If you and your spouse have different beneficiaries, it is extremely important to have a Q-TIP trust rather than an A-B trust if there is any possibility that the estate of either spouse could ever exceed the Federal Estate Tax exclusion amount. With an A-B trust, the excess of the decedent's estate over the Federal Estate Tax exclusion amount will be allocated to Trust A, and ultimately be distributed to the surviving spouse's beneficiaries, rather than to the deceased spouse's beneficiaries.

You should not rely upon the laws of intestate succession to control the passage of your assets upon your death. If you die as a married person without an estate plan, your share of the community property will pass to your spouse. A portion of your separate property will also pass to your spouse, and the percentage will be determined by how many children you have. Once your assets pass to your spouse, your spouse can leave the assets by will or by trust to whomever your spouse chooses. Similarly, if you create a will that leaves everything to your spouse, and then your combined estates equally to children from both sides of the family, your surviving spouse may change the distribution and disinherit your children.

The distribution of your retirement plan and IRA accounts should also be thoroughly considered. If you designate your spouse as the beneficiary, he or she has the advantage of being able to roll over your IRA and take minimum distributions, as you would have done. This is an excellent means of support for your spouse during retirement years. However, your spouse may designate new beneficiaries after your death, and any balance in the retirement funds may not go to your children. If you designate your children as beneficiaries, you deprive your spouse of any use of the funds in your plan during his or her lifetime, but ensure that your children will inherit your retirement funds.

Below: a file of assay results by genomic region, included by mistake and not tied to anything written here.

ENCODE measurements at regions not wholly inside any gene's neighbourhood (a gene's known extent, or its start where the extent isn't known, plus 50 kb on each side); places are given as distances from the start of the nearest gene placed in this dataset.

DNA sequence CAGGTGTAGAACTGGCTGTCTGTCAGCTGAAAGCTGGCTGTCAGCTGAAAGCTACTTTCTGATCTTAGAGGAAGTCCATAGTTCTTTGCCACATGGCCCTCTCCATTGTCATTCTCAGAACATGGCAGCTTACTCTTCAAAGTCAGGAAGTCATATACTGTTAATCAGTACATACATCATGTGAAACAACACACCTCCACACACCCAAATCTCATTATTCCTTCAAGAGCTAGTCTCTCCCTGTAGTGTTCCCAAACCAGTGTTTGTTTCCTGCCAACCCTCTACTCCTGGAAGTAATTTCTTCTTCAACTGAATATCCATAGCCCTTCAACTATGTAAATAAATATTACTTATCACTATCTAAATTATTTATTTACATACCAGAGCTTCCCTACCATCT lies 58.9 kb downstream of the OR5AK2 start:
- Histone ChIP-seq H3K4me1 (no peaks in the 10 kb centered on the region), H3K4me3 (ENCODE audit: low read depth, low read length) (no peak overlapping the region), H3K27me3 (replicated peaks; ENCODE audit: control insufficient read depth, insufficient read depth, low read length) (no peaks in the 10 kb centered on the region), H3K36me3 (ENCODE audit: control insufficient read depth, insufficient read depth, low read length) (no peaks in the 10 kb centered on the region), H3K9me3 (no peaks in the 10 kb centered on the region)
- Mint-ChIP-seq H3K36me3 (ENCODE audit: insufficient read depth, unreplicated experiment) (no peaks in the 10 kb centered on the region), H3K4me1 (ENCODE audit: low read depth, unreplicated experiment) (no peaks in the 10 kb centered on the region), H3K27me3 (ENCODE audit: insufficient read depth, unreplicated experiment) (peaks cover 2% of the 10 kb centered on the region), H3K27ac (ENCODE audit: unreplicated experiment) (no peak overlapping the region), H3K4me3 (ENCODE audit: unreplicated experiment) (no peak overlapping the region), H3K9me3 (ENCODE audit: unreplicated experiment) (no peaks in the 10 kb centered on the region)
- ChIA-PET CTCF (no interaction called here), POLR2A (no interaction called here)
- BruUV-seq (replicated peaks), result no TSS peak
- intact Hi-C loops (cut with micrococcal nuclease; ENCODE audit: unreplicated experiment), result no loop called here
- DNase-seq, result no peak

What Is "Community Property"?

The term "community property" frequently relates to estate planning. Essentially, community property is a form of property ownership recognized in only nine states: Arizona, California, Idaho, Louisiana, Nevada, New Mexico, Texas, Washington, and Wisconsin.

The marital "community" consists of all assets acquired during marriage, except those acquired by inheritance or gift. Any income acquired by either spouse during marriage is automatically split so that each spouse owns an equal half (whether it comes from wages or self-employment). Since each spouse owns an equal half of the community property, each may dispose of his or her half of community property in a will or trust as he or she so desires. It does NOT have to be given to the other spouse.